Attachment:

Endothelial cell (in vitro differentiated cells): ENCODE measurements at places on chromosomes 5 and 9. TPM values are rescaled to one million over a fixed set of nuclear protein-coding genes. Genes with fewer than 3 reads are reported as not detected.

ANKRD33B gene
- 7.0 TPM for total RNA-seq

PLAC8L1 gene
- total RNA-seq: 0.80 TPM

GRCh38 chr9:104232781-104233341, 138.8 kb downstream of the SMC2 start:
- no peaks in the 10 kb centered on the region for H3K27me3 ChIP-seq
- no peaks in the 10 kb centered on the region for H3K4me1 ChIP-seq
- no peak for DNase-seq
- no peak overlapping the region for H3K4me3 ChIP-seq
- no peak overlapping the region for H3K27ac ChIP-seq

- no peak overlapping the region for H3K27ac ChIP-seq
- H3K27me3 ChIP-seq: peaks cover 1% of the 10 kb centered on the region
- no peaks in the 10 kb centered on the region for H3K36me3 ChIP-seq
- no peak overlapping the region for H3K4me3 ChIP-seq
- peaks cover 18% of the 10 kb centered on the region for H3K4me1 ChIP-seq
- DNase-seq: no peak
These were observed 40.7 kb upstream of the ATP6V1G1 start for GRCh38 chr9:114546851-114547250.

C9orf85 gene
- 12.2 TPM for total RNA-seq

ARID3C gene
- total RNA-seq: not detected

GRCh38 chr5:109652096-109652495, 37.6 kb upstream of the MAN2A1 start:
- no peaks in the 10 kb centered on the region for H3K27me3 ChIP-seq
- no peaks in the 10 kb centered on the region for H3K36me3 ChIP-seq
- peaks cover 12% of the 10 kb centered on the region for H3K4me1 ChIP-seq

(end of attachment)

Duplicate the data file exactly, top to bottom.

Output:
Endothelial cell (in vitro differentiated cells): ENCODE measurements at places on chromosomes 5 and 9. TPM values are rescaled to one million over a fixed set of nuclear protein-coding genes. Genes with fewer than 3 reads are reported as not detected.

ANKRD33B gene
- 7.0 TPM for total RNA-seq

PLAC8L1 gene
- total RNA-seq: 0.80 TPM

GRCh38 chr9:104232781-104233341, 138.8 kb downstream of the SMC2 start:
- no peaks in the 10 kb centered on the region for H3K27me3 ChIP-seq
- no peaks in the 10 kb centered on the region for H3K4me1 ChIP-seq
- no peak for DNase-seq
- no peak overlapping the region for H3K4me3 ChIP-seq
- no peak overlapping the region for H3K27ac ChIP-seq

- no peak overlapping the region for H3K27ac ChIP-seq
- H3K27me3 ChIP-seq: peaks cover 1% of the 10 kb centered on the region
- no peaks in the 10 kb centered on the region for H3K36me3 ChIP-seq
- no peak overlapping the region for H3K4me3 ChIP-seq
- peaks cover 18% of the 10 kb centered on the region for H3K4me1 ChIP-seq
- DNase-seq: no peak
These were observed 40.7 kb upstream of the ATP6V1G1 start for GRCh38 chr9:114546851-114547250.

C9orf85 gene
- 12.2 TPM for total RNA-seq

ARID3C gene
- total RNA-seq: not detected

GRCh38 chr5:109652096-109652495, 37.6 kb upstream of the MAN2A1 start:
- no peaks in the 10 kb centered on the region for H3K27me3 ChIP-seq
- no peaks in the 10 kb centered on the region for H3K36me3 ChIP-seq
- peaks cover 12% of the 10 kb centered on the region for H3K4me1 ChIP-seq